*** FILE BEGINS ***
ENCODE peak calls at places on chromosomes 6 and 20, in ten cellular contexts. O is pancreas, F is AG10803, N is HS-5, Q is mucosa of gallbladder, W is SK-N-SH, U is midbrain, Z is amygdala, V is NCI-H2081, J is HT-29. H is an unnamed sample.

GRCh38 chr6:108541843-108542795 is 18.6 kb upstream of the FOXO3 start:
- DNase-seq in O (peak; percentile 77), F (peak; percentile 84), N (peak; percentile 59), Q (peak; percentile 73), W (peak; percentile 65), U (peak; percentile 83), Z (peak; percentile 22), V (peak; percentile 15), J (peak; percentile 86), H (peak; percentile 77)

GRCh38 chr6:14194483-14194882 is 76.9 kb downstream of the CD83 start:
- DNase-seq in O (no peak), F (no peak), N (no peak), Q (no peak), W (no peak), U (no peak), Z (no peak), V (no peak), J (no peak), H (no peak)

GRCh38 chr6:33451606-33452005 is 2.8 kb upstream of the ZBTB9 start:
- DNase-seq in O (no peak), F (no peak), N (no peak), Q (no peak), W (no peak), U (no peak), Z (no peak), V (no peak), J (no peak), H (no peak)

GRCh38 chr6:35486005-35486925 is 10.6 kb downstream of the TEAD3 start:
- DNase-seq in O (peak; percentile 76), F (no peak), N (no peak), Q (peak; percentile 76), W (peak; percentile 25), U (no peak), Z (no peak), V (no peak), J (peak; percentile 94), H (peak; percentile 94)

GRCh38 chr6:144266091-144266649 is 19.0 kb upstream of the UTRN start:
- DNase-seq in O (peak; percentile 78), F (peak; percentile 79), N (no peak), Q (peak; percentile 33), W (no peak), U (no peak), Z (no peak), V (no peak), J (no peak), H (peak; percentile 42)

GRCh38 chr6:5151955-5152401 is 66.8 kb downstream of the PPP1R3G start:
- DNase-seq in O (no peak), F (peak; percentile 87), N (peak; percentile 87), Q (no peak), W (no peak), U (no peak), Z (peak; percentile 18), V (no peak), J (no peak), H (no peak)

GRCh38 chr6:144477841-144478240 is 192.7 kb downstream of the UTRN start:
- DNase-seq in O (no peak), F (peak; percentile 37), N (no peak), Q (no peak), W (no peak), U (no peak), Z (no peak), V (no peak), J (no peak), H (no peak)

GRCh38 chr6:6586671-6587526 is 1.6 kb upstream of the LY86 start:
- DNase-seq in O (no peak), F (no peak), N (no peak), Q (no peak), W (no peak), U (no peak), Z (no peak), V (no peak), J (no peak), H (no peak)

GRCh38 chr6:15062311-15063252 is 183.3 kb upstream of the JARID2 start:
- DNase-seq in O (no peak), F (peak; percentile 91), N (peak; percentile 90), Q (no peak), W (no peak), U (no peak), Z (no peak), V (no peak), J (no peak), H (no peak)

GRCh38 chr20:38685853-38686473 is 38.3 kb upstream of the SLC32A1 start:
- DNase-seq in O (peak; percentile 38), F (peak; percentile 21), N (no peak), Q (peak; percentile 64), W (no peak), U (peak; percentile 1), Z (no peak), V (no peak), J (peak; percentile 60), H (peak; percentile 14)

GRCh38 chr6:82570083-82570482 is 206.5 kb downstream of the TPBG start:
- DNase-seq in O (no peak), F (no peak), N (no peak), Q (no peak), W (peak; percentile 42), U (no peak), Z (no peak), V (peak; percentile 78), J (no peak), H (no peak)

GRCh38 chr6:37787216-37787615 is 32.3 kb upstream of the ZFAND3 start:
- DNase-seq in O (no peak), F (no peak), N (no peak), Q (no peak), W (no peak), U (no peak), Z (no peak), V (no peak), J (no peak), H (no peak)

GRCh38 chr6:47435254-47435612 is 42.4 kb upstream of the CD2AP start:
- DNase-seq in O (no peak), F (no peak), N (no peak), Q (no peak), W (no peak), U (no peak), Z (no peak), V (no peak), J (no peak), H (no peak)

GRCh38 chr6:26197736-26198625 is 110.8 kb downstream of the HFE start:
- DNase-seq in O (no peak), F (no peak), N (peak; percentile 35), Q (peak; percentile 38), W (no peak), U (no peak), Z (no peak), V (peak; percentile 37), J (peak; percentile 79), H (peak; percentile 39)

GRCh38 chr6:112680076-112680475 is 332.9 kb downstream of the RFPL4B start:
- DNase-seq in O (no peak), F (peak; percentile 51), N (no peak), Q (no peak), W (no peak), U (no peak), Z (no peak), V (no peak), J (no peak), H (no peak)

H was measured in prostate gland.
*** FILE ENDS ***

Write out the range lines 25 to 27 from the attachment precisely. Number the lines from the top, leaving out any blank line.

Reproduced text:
- DNase-seq in O (no peak), F (no peak), N (no peak), Q (no peak), W (no peak), U (no peak), Z (no peak), V (no peak), J (no peak), H (no peak)

GRCh38 chr6:47435254-47435612 is 42.4 kb upstream of the CD2AP start:
- DNase-seq in O (no peak), F (no peak), N (no peak), Q (no peak), W (no peak), U (no peak), Z (no peak), V (no peak), J (no peak), H (no peak)